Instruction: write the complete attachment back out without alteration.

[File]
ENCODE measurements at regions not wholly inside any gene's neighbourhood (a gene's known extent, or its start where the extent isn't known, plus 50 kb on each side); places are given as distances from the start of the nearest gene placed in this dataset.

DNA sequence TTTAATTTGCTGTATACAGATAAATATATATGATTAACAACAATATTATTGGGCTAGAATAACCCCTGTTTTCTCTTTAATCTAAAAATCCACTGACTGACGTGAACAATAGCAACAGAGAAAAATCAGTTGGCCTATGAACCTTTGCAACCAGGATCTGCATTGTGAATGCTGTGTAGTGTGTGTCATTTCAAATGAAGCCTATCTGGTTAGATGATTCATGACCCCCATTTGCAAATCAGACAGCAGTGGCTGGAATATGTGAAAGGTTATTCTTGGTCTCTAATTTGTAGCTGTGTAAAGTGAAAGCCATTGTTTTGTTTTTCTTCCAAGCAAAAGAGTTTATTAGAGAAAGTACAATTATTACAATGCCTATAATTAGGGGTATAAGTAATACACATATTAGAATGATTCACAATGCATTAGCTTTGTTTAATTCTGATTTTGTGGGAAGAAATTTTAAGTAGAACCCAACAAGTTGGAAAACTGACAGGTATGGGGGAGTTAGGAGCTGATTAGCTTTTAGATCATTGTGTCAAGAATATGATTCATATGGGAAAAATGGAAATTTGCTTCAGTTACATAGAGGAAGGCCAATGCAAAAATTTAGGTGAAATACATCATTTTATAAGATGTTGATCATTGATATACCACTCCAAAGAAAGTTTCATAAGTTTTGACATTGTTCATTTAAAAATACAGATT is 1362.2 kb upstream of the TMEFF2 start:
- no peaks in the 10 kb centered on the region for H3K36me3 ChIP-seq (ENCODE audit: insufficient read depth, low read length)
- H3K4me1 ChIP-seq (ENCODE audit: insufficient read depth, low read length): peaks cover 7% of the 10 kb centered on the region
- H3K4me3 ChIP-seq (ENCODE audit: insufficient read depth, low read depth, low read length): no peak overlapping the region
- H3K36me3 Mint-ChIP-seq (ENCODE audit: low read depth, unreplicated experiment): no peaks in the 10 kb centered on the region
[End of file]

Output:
ENCODE measurements at regions not wholly inside any gene's neighbourhood (a gene's known extent, or its start where the extent isn't known, plus 50 kb on each side); places are given as distances from the start of the nearest gene placed in this dataset.

DNA sequence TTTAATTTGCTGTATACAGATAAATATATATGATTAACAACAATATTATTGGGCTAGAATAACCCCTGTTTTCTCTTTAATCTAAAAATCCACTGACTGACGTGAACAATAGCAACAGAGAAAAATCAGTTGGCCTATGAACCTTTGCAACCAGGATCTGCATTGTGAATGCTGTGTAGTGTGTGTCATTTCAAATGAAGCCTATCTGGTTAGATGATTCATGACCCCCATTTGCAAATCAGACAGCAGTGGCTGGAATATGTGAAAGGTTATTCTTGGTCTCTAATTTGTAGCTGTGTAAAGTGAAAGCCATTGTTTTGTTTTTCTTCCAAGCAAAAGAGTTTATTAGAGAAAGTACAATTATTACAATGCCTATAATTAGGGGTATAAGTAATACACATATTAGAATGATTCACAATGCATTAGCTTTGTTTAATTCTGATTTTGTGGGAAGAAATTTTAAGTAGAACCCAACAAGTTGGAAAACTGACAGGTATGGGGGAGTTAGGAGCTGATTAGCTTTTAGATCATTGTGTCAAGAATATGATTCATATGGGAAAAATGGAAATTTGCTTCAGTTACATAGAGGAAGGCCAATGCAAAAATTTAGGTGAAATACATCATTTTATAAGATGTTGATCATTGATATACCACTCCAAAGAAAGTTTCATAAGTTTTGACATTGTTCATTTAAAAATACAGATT is 1362.2 kb upstream of the TMEFF2 start:
- no peaks in the 10 kb centered on the region for H3K36me3 ChIP-seq (ENCODE audit: insufficient read depth, low read length)
- H3K4me1 ChIP-seq (ENCODE audit: insufficient read depth, low read length): peaks cover 7% of the 10 kb centered on the region
- H3K4me3 ChIP-seq (ENCODE audit: insufficient read depth, low read depth, low read length): no peak overlapping the region
- H3K36me3 Mint-ChIP-seq (ENCODE audit: low read depth, unreplicated experiment): no peaks in the 10 kb centered on the region